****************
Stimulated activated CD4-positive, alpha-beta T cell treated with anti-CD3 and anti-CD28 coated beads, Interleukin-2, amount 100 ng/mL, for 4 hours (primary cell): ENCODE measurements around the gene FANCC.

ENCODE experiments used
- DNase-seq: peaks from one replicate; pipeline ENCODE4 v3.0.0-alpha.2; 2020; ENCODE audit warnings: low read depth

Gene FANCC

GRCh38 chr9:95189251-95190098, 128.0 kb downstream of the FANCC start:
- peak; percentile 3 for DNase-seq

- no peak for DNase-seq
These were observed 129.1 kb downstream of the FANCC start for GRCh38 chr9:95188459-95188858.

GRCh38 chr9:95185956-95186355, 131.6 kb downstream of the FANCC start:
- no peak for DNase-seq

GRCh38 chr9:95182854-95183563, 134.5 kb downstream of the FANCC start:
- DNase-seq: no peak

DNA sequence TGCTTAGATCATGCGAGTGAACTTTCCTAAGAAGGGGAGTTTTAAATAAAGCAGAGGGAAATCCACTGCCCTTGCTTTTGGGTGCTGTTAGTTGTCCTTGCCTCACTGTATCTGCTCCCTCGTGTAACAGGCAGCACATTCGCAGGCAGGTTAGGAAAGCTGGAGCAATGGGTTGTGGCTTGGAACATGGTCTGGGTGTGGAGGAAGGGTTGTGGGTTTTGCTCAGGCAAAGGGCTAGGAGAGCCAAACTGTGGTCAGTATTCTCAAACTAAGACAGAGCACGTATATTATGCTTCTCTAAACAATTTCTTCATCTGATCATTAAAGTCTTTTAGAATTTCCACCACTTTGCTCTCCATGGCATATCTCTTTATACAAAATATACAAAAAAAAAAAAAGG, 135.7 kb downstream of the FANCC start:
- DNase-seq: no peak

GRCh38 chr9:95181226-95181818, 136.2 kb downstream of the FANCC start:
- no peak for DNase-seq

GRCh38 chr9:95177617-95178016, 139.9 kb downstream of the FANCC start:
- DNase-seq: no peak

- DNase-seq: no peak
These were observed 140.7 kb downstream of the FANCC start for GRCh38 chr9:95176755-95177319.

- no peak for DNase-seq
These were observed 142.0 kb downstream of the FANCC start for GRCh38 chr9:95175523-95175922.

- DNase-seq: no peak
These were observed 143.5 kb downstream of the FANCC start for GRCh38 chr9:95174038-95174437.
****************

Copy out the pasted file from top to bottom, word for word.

Stimulated activated CD4-positive, alpha-beta T cell treated with anti-CD3 and anti-CD28 coated beads, Interleukin-2, amount 100 ng/mL, for 4 hours (primary cell): ENCODE measurements around the gene FANCC.

ENCODE experiments used
- DNase-seq: peaks from one replicate; pipeline ENCODE4 v3.0.0-alpha.2; 2020; ENCODE audit warnings: low read depth

Gene FANCC

GRCh38 chr9:95189251-95190098, 128.0 kb downstream of the FANCC start:
- peak; percentile 3 for DNase-seq

- no peak for DNase-seq
These were observed 129.1 kb downstream of the FANCC start for GRCh38 chr9:95188459-95188858.

GRCh38 chr9:95185956-95186355, 131.6 kb downstream of the FANCC start:
- no peak for DNase-seq

GRCh38 chr9:95182854-95183563, 134.5 kb downstream of the FANCC start:
- DNase-seq: no peak

DNA sequence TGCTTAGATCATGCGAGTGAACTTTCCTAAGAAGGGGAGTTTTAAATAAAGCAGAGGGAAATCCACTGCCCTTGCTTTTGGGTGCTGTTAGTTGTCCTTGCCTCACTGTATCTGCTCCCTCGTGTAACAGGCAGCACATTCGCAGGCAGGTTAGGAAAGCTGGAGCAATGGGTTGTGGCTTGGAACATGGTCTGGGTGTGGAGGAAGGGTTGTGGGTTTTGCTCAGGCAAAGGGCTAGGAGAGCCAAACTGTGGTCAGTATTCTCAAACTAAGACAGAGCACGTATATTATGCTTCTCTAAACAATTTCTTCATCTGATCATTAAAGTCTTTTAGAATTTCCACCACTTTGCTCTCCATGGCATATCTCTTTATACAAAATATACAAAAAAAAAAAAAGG, 135.7 kb downstream of the FANCC start:
- DNase-seq: no peak

GRCh38 chr9:95181226-95181818, 136.2 kb downstream of the FANCC start:
- no peak for DNase-seq

GRCh38 chr9:95177617-95178016, 139.9 kb downstream of the FANCC start:
- DNase-seq: no peak

- DNase-seq: no peak
These were observed 140.7 kb downstream of the FANCC start for GRCh38 chr9:95176755-95177319.

- no peak for DNase-seq
These were observed 142.0 kb downstream of the FANCC start for GRCh38 chr9:95175523-95175922.

- DNase-seq: no peak
These were observed 143.5 kb downstream of the FANCC start for GRCh38 chr9:95174038-95174437.